For those who have been holding bonds for a while, though, the bond market has been a big pain, characterized by another fall in Treasury bond futures, falling ~ -2.50% to start the new month.

Going back to the data, the final reads for September global PMI signaled less net negative conditions, with many also signaling easing inflation rates. Unfortunately, we’re also seeing continued negative sentiment in the employment sector in many countries as new orders and demand fall, especially in the European region.

The U.S. remained an outlier once again as U.S. businesses saw net expansionary conditions in the services sector, while the negative sentiment in the manufacturing sector improved and almost made its way back to expansionary territory.

As far as monetary policy, both the RBNZ and RBA held their main policy rates as-is (5.50% and 4.10% respectively). This was as expected, but unexpectedly the tone did shift a little less hawkish in both of their statements, citing slowing economic conditions. But both central banks also kept the door open to further hikes if inflation conditions warranted such moves in the future.

As for U.S. jobs data, as always we got a steady stream of updates, and it was a bit of a rollercoaster leading up to the main report on Friday.

The ISM Manufacturing Employment Index and JOLTS job openings were net positive and lifted jobs sentiment to start the week, which was then pulled back after the much lower-than-expected ADP private payrolls report and a slightly less optimistic ISM Services Employment Index read on Wednesday.

On Thursday, the weekly U.S. initial jobless claims data came in below expectations at 207K, which was an appropriate read leading up a very strong Non-Farm Payrolls change number on Friday. The U.S. saw a net addition of 336K jobs in September, and revised the August number higher to 227K from 187K.

This sparked pretty big moves across the broad markets, unsurprisingly a spike higher in the U.S. dollar and bond yields. This was a short-lived move, though, as traders began to price in the lower-than-expected average earnings number at 0.2% (0.3% forecast) and the tick higher in the unemployment rate from 3.7% to 3.8%. These reads supported slowing inflation and economic growth expectations narratives.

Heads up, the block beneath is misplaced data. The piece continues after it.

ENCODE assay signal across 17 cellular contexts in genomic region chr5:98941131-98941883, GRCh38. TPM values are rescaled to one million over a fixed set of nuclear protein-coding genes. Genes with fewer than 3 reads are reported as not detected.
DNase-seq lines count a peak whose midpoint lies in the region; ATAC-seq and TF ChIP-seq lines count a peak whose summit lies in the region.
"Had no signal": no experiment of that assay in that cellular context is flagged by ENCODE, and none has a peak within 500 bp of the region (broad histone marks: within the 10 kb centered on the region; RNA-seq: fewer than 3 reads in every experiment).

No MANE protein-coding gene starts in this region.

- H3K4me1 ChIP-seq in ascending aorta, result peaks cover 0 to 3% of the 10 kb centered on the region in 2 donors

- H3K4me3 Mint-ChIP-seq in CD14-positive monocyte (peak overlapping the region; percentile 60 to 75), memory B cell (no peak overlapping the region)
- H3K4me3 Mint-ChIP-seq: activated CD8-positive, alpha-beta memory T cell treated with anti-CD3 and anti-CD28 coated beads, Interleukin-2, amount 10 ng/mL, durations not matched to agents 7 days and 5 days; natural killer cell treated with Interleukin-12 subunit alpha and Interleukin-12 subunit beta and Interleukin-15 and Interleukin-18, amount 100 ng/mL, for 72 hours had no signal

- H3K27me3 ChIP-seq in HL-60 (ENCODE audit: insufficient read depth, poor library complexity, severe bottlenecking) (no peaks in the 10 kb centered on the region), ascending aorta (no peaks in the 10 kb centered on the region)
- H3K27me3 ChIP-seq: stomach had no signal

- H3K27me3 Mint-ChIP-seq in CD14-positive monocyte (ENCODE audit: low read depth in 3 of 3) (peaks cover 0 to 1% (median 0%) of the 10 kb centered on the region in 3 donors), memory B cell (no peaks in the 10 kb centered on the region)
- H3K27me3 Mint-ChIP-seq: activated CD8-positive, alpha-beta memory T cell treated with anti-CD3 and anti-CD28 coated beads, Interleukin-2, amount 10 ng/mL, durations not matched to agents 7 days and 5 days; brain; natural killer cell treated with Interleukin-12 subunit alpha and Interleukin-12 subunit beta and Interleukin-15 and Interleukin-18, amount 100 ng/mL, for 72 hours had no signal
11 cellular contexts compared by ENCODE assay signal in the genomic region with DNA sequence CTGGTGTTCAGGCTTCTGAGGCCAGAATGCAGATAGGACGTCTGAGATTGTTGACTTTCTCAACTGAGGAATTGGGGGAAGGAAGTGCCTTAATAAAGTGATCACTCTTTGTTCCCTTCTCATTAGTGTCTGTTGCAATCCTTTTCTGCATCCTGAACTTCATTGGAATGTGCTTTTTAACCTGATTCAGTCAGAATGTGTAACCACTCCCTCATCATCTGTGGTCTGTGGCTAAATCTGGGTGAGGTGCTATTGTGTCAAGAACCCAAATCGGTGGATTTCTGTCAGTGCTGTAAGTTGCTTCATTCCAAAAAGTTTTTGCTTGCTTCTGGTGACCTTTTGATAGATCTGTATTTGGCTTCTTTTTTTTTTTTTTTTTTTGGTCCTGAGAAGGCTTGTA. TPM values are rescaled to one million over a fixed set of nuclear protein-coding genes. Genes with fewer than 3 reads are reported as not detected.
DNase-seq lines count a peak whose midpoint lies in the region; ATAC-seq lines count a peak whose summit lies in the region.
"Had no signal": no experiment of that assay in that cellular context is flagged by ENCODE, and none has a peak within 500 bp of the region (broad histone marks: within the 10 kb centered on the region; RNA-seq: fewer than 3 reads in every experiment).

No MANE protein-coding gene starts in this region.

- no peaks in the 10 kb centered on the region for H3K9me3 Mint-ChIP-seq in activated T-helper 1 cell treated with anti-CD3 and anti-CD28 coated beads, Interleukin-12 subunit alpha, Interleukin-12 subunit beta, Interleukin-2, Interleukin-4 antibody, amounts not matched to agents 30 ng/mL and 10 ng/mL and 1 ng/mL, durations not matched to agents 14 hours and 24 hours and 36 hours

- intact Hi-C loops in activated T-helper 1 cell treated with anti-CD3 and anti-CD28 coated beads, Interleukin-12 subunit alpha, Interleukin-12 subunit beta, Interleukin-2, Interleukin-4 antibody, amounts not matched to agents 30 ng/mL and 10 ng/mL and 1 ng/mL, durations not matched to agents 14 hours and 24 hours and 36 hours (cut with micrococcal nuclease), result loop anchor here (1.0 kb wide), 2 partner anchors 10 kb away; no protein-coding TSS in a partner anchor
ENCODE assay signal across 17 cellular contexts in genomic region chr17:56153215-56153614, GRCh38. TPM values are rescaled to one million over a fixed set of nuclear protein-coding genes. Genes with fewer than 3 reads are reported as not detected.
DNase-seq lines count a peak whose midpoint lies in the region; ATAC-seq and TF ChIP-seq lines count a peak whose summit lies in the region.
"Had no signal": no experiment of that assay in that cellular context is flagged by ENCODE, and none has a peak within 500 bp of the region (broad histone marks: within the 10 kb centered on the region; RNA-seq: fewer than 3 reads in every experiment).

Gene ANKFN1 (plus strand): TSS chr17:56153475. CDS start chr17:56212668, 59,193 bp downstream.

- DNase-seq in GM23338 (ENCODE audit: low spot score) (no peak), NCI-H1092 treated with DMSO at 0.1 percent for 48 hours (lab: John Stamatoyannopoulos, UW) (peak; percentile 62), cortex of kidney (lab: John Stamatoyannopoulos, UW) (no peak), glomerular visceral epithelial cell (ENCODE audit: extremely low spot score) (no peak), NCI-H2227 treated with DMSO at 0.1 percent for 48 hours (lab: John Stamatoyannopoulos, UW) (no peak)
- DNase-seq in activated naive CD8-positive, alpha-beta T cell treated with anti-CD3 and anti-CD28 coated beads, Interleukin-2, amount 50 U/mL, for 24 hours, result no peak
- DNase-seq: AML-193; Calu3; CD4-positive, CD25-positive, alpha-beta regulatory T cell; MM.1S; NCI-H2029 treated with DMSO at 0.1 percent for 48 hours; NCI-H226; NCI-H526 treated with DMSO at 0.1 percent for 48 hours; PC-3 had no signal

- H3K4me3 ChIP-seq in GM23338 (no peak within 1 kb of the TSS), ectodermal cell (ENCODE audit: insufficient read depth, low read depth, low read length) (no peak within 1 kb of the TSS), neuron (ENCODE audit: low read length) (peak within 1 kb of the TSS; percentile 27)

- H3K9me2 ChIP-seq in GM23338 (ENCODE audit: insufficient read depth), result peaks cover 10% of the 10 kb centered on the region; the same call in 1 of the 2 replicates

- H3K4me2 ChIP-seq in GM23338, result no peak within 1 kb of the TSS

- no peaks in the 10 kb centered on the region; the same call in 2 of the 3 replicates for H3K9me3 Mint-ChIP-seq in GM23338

All markets reversed on that sentiment, potentially on raised odds of the “soft landing” scenario (i.e., inflation rates gets back to target with little to no recessionary conditions).  Some markets even surpassed pre-event levels on the reversal, but unfortunately for any bull in most of the major markets outside of the U.S. dollar, this didn’t appear to be enough to get back in the green ahead of the Friday close.

Given all that happened, most markets aren’t too far from the week open, with two exceptions: oil prices and the Japanese yen.

On Tuesday, USD/JPY hit the closely watched 150.00 level, which many traders speculated as the line in sand where the Japanese officials would intervene in the Japanese yen. After spending about 10 minutes above 150.00, the spiked higher against all major currencies, with USD/JPY bottoming out around 147.30 five minutes later and whipping back to the 149.00 handle, where it’s been since. The Bank of Japan has remained silent on the event, but early evidence suggests that it was not likely due to Japanese intervention.

The yen move was crazy but the most notable move of the week goes to the big change in oil prices as it shed over -13% from its recent swing highs around the $95/barrel handle.

This was likely due to some mix of factors including falling business sentiment survey data, a strong U.S. dollar and possibly speculation that no further deep production cuts may be ahead from OPEC.

Whatever the case may be, WTI crude oil is now trading just below the $83 handle, giving back all of its September gains and now below the August swing high of just under the $85 handle.